Reunion at the library: Entertainment, education, and public engagement

Jose Beduya, Cornell University Library

When more than 7,000 Cornell alumni came back to campus on June 6-8 for Reunion, Cornell University Library was ready to roll out the proverbial Big Red carpet with activities and attractions across various library locations on campus. Nearly 1500 Reunion attendees came to events hosted by the library. 

Family-friendly activities combined learning and fun, including children’s book readings under one of the Arts Quad tents and a scavenger hunt involving several libraries, from Clarke Africana Library to Uris Library. The Math Library, in particular, attracted droves of parents and young children with hands-on demonstrations featuring geometric sculptures and toys. 

An alumna with her son at the Math Library.

Cornell University Library also offered several educational workshops and presentations.

At the Cornell Law School, Kim Nayyer—Edward Cornell Law Librarian, associate dean for library services, and law professor—discussed the impact of big data and generative A.I. on the practice and study of law. Her talk was titled “Truth, Lies & Gen A.I.: Research, Risks, and Responsibility” and was part of Cornell Law School’s continuing legal education program. 

From Tokyo, Japan, Yukiko Araki, LLM ’94, attended the talk with hopes of learning how artificial intelligence might help legal professionals do their jobs more efficiently.

“I graduated 30 years ago. Now the landscape is totally changed,” Araki said. She was also excited to visit the Law Library again, which she describes as “one of best libraries” she’s visited throughout her travels. 

At another presentation, curator Brenda Marston showcased LGBTQ-related books, photographs, and artifacts from the Cornell Human Sexuality Collection in honor of Pride Month. 

Cornell Human Sexuality Collection curator Brenda Marston led a presentation on pioneering LGBTQ photographers. She was joined by Laurent Ferri, curator of pre-1800s collections.

“Browsing the Reunion schedule, it popped out for both of us,” said Austin Serling ’19, who attended the presentation along with fellow Hotel School alum Marissa Block ’19. The showcase was an opportunity to explore other areas of Cornell, according to Serling.

“It was also something we didn’t get much exposure to as undergrads since we were in a different program,” he said. 

Exhibition tour of “From Nabokov’s Net” at Mann Library.

Several exhibits showcased collections vital for research and scholarship: Mann Library focused on Nobel laureate Vladimir Nabokov’s contributions to butterfly science with a series of exhibits, tours, and other activities. Kroch Library featured a display exploring eclipses and an exhibit paying tribute to the life and work of Joyce Brothers ’47, a human ecology alumna who popularized media psychology. At the John Henrik Clarke Africana Library, a new display celebrated the legacy of James E. Turner, a pioneer in the field of Black Studies and the founding director of the Africana Studies and Research Center at Cornell. Catherwood Library also premiered an exhibit honoring another trailblazer, Frances Perkins, a workers’ rights advocate who became the U.S. Secretary of Labor and later lectured in Cornell’s ILR School.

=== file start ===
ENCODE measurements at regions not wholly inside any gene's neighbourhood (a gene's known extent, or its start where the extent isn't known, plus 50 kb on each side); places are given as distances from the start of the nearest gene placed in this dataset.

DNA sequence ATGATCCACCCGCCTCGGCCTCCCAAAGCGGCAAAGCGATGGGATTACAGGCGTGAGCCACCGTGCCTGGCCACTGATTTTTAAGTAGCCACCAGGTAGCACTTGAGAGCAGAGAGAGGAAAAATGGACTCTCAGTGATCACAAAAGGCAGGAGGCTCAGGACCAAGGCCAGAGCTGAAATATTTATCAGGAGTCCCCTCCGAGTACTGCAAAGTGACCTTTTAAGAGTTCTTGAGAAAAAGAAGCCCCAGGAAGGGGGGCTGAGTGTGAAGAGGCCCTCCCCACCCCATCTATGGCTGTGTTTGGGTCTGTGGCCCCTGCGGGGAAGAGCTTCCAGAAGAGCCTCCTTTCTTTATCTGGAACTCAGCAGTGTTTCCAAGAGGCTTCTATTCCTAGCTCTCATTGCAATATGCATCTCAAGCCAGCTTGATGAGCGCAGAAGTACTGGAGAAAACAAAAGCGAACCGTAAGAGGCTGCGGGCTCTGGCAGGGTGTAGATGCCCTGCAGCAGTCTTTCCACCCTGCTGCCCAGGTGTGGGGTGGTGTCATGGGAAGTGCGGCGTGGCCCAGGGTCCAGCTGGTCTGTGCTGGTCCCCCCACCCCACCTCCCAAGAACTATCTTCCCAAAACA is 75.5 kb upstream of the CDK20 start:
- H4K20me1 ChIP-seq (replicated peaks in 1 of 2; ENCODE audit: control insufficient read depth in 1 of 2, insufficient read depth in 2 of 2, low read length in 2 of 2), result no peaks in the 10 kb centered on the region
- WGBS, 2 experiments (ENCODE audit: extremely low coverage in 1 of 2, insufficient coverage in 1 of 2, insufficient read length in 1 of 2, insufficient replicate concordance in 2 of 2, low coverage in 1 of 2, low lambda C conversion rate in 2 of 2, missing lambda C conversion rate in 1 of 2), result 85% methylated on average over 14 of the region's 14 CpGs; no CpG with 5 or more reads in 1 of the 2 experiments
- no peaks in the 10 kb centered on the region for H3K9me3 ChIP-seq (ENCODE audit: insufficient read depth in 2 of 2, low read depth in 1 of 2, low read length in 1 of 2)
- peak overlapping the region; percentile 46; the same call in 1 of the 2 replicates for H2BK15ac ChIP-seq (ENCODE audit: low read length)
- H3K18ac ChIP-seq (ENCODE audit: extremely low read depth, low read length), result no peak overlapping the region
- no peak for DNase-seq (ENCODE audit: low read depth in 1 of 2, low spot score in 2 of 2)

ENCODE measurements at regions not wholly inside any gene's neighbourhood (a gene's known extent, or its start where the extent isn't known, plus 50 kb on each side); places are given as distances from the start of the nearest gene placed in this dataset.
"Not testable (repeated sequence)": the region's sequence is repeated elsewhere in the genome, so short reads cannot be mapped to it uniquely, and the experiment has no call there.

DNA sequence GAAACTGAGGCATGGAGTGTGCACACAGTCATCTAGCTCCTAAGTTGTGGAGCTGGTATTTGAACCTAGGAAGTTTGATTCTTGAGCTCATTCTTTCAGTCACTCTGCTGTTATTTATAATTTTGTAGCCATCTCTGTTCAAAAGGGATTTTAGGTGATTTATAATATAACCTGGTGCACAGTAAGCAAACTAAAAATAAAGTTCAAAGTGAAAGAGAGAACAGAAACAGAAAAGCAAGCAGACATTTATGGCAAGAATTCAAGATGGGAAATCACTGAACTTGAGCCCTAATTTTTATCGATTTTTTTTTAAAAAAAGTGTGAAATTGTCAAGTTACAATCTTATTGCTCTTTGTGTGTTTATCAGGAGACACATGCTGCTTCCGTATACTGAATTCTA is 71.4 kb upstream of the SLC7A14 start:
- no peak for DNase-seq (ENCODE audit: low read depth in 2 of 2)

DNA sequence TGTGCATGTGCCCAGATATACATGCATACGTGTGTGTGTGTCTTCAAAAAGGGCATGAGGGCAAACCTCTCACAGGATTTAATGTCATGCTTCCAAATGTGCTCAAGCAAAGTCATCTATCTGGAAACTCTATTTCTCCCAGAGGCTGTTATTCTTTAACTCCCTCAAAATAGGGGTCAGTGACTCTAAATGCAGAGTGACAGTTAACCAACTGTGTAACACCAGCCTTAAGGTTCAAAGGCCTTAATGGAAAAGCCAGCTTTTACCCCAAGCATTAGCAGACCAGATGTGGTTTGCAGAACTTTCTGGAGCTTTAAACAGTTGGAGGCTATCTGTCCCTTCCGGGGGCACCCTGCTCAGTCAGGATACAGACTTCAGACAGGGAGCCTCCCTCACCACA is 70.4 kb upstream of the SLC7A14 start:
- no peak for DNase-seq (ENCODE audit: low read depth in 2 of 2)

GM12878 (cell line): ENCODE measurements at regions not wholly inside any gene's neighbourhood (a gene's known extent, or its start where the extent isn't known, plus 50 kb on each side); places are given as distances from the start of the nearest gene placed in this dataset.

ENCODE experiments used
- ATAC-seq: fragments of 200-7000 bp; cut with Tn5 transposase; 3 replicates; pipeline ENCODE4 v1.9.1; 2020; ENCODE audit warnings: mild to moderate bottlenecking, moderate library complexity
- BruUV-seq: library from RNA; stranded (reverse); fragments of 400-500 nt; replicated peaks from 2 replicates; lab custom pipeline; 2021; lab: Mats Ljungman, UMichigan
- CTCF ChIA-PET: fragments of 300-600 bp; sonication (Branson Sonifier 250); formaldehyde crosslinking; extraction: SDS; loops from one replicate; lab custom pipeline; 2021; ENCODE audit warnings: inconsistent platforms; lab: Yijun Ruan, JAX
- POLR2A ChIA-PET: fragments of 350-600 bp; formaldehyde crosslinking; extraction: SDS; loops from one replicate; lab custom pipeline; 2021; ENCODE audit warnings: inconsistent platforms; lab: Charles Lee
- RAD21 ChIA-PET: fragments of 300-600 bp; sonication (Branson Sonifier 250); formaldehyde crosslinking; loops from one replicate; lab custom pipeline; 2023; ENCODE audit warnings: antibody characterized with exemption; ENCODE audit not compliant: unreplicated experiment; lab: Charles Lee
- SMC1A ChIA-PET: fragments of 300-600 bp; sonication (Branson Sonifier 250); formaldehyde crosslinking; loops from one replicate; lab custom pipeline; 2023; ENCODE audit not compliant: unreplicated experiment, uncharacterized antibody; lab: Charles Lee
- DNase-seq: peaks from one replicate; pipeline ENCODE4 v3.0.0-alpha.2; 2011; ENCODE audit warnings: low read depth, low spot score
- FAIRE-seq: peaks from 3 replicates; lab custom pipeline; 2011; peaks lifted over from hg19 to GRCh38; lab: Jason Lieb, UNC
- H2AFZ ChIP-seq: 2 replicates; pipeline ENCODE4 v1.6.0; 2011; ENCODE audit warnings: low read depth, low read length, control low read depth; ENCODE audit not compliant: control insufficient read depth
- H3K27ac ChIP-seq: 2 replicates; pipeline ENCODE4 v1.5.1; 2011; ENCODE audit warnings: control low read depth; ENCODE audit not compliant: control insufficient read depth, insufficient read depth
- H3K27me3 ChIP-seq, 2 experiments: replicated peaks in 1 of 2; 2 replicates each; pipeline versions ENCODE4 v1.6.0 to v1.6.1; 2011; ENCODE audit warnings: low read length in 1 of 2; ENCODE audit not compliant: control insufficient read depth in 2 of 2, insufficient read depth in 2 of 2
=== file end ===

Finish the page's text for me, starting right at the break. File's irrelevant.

Visitors at the eclipse exhibit at RMC.
Alumni at the RMC exhibit, Dr. Joyce Brothers, Mother of Media Psychology.

Government alumnus Ed Furey ’69 and his wife, Jane Loughlin, visited the Catherwood exhibit out of their admiration for Perkins’ legacy, including her advocacy on behalf of workers and her contributions to what later became the Social Security Act.

“Here we are, benefiting from it,” said Furey, who was also a fan of Perkins’ book The Roosevelt I Knew.

Kheel Center archivist Steven Calco talks to an alumna at the Frances Perkins exhibit in Catherwood Library.

Alumni also gathered for a special viewing of Abraham Lincoln’s handwritten copy of the Gettysburg Address, along with other irreplaceable materials from the Rare and Manuscript Collections and Kroch Library Asia Collections. It was one of the library’s most popular events, with a queue of more than 450 visitors stretching the length of the Kroch Library hallway.

Reunion attendees viewing Lincoln’s handwritten Gettysburg Address at the Rare and Manuscript Collections.

Another highlight for Reunion was “Cornell Prison Education Program (CPEP) and Cornell University Library: Past, Present, and Future,” a panel discussion on a partnership that provides incarcerated students with access to vital information. 

“I was fortunate to enroll in the Cornell Prison Education program at that time and it was just life changing in many ways,” said guest speaker Darnell Epps ’21, who founded a career-building and networking platform for skilled workers. 

“Recently, I was able to walk Commencement with my son and my daughter at Yale Law School, which was a tremendous achievement,” he said. “I couldn’t have done it without the support of CPEP, without the support of all the faculty here at Cornell that really helped catapult me to where I’m at today.” 

Carl A. Kroch University Librarian Elaine Westbrooks (left) led a panel discussion about the library’s partnership with the Cornell Prison Education Program (CPEP). Joining Westbrooks were (left to right) librarian Maddie Reynolds, CPEP alumnus Darnell Epps ’21 and CPEP director Rob Scott.

Elaine L. Westbrooks, Carl A. Kroch University Librarian, emphasized the library’s role in contributing to Cornell’s mission of providing educational access to any person in any study, including incarcerated students. 

“We’re in the business of making information available and being a bridge to knowledge,” she said. “The CPEP program really forces us to double-down on that access mission.” 

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